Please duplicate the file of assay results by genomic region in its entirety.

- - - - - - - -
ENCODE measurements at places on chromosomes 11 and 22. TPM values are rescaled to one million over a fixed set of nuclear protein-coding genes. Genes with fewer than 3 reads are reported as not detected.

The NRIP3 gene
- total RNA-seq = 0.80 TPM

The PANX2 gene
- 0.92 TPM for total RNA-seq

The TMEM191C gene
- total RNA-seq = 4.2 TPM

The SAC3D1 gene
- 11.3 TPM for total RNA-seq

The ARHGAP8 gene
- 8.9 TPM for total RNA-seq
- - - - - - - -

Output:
ENCODE measurements at places on chromosomes 11 and 22. TPM values are rescaled to one million over a fixed set of nuclear protein-coding genes. Genes with fewer than 3 reads are reported as not detected.

The NRIP3 gene
- total RNA-seq = 0.80 TPM

The PANX2 gene
- 0.92 TPM for total RNA-seq

The TMEM191C gene
- total RNA-seq = 4.2 TPM

The SAC3D1 gene
- 11.3 TPM for total RNA-seq

The ARHGAP8 gene
- 8.9 TPM for total RNA-seq